Understand two basic characteristics of cardiac arrest.

How do you know if someone is experiencing a heart attack? The following are two distinguishing features:

There is no response. There is no reaction if you say loudly, "Are you okay?" and shake someone's shoulders roughly.

Breathing abnormally. Check to see if their chest is going up and down, or put your face close to their nose and mouth to hear if they are breathing normally. The brain cannot receive enough oxygen from labored, erratic breathing, such as gasping or snorting.

Understand how to perform hands-only CPR.

First, dial 911—or, better yet, instruct someone nearby to dial 911. Put the phone on speaker so that you can begin CPR while waiting for instructions from the emergency operator.

Place the heel of one hand on the person's chest, directly over the breastbone and between the nipples. Place the heel of your other hand on top. Lace your top hand's fingers through the fingers of your bottom hand.

Push down while maintaining your arms straight and your shoulders precisely above your hands. Push hard: compress the chest by at least two inches with your body weight.

Repeat the compressions several times, aiming for 100 to 120 pushes per minute.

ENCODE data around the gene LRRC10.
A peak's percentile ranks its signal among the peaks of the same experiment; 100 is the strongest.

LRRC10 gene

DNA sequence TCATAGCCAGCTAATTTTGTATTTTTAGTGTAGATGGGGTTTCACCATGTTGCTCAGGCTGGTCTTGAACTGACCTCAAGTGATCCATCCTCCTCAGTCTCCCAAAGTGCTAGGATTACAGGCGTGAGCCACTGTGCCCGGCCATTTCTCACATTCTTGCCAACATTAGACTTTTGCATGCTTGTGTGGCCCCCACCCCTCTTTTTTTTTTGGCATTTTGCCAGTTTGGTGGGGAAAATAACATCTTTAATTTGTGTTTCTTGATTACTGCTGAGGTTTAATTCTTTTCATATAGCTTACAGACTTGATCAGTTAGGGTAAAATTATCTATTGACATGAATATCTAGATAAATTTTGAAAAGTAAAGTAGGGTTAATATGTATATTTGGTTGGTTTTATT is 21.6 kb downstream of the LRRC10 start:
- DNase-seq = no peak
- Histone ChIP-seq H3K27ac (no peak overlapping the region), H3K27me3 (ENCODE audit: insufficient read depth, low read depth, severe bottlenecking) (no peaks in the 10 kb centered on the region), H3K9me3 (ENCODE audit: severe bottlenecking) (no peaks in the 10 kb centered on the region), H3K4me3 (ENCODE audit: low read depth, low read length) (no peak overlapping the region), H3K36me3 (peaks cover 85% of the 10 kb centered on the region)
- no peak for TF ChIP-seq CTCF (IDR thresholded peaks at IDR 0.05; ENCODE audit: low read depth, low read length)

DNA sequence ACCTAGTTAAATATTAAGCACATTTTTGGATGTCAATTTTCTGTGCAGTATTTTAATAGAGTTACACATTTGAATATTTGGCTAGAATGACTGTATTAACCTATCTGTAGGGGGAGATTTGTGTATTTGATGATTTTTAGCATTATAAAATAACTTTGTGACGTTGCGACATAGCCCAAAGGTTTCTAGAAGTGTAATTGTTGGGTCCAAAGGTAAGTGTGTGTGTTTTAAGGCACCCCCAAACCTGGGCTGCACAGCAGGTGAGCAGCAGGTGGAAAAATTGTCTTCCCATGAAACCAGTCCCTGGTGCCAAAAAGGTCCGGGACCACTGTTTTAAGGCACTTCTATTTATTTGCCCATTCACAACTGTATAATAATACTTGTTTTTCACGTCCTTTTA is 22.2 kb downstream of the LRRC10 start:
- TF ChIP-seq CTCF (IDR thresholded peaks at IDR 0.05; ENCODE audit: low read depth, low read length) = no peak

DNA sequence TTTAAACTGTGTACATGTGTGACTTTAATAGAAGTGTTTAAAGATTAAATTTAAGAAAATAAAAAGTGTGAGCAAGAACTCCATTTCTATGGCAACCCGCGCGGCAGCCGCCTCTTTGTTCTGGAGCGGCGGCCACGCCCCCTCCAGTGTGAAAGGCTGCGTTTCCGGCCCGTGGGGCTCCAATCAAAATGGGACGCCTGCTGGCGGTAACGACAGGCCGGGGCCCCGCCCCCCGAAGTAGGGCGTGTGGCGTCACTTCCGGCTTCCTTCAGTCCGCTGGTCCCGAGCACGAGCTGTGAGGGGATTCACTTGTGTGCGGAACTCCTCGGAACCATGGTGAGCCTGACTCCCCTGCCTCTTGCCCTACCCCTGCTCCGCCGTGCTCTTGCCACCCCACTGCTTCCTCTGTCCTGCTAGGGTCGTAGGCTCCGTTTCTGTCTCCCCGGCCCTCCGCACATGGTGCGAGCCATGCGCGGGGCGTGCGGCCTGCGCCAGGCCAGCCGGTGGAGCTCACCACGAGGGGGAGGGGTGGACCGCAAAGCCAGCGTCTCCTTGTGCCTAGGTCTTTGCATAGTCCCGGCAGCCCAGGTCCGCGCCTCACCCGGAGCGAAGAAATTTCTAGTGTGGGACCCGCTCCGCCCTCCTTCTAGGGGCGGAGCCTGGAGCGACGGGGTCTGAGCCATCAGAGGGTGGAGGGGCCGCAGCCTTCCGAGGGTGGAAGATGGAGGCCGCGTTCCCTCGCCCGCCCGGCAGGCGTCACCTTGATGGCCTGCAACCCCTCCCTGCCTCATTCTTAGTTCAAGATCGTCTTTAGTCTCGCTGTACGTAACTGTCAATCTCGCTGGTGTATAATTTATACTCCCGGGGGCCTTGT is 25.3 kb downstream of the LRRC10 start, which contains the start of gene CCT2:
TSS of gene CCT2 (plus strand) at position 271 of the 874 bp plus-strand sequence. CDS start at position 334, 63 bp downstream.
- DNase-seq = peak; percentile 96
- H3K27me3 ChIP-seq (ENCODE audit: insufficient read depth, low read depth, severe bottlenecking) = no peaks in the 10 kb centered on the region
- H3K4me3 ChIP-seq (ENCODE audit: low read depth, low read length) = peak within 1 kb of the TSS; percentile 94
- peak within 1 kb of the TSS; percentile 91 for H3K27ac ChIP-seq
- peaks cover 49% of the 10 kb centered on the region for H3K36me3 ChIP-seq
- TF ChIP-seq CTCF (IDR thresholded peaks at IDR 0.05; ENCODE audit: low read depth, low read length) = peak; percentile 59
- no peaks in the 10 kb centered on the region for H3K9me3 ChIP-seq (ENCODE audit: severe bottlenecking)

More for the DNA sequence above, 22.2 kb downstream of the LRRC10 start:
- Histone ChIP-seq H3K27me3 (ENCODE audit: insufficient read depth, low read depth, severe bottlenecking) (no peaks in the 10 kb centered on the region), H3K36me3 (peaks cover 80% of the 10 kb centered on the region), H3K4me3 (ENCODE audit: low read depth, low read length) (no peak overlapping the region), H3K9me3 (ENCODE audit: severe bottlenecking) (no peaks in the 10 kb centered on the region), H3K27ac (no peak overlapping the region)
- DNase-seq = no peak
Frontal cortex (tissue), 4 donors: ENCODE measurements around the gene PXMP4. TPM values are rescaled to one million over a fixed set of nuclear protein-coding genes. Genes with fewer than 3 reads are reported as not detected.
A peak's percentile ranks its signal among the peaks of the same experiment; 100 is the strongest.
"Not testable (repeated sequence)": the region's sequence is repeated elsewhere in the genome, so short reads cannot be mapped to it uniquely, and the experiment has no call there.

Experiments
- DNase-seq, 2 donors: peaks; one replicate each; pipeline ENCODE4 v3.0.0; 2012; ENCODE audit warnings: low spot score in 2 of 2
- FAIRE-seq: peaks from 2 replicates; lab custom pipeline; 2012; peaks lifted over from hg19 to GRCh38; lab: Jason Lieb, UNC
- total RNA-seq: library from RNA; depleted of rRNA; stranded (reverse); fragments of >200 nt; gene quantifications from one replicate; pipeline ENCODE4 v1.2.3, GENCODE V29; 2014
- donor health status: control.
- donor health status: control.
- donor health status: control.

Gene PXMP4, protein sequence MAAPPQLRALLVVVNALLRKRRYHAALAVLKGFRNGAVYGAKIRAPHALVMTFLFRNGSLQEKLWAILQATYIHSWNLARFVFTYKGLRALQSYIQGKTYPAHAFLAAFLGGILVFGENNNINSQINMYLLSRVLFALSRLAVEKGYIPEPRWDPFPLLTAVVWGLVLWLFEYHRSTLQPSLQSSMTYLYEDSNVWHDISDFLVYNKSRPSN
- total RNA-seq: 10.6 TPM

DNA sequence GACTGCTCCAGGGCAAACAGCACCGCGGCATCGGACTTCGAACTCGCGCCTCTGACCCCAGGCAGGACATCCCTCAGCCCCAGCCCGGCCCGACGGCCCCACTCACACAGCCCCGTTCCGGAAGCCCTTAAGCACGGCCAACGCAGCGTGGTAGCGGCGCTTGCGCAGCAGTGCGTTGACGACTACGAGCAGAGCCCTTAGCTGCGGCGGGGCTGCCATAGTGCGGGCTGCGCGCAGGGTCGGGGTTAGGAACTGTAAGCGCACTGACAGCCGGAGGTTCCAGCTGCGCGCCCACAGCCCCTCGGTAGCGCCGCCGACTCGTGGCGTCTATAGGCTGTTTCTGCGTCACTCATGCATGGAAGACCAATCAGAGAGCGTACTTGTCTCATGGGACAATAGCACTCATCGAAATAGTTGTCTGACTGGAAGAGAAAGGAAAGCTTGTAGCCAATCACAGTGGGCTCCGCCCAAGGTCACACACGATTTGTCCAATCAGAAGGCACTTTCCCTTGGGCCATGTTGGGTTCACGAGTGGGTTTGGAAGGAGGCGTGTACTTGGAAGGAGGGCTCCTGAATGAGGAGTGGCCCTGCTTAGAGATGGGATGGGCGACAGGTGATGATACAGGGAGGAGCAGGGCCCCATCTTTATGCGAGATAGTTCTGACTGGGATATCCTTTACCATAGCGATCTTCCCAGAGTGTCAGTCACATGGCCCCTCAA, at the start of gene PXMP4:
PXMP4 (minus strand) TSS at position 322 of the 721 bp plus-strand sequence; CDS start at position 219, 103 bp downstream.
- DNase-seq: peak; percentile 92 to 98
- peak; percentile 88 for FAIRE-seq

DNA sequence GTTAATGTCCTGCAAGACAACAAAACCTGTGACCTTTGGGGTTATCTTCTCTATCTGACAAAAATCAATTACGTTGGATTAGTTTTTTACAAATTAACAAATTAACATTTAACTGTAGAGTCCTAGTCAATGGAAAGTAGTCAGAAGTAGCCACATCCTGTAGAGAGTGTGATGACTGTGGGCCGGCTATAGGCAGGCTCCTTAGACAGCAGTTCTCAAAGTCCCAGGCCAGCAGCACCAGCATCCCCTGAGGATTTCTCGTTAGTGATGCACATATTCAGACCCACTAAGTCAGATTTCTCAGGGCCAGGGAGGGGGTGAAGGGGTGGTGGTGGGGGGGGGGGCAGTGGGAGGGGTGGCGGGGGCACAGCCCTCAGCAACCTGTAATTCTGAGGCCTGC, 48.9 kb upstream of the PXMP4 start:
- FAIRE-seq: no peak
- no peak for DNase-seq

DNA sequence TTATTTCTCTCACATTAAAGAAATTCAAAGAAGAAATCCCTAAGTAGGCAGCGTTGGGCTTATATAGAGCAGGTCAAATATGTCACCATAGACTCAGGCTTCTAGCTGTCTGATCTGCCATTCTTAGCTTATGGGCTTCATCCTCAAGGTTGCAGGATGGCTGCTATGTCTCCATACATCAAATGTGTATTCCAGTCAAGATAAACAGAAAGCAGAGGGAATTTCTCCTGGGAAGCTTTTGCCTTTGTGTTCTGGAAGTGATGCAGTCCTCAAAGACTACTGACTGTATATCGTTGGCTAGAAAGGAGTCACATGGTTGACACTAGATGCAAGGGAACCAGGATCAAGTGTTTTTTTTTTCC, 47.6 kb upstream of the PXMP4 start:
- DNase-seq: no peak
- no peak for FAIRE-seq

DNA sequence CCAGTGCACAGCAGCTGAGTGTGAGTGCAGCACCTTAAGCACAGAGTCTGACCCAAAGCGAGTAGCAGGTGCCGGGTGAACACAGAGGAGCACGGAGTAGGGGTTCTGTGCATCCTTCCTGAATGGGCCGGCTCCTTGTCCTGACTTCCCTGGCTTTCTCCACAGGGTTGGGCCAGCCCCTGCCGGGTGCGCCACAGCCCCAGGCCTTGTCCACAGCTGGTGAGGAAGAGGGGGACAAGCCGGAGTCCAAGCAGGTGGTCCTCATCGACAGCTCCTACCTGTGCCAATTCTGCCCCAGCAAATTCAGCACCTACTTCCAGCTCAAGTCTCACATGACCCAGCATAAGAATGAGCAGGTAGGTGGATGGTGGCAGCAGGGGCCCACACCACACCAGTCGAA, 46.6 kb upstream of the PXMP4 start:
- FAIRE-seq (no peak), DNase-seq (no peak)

Contrary to what people have always thought, a recent study shows that drinking prune juice actually helps with constipation.

Researchers recruited 84 individuals with chronic constipation, defined as fewer than three bowel movements per week or hard stools for the previous three months. The participants consumed 200 grammes (about 1 cup) of prune juice or a placebo drink with a similar taste every day for eight weeks.

After only three weeks, those consuming prune juice reported fewer instances of hard, lumpy stools than those consuming the placebo. After seven weeks, most had regular bowel movements. An increased risk of diarrhoea and flatulence has previously been cited as a disadvantage of prune juice, but the participants in this study reported no such issues.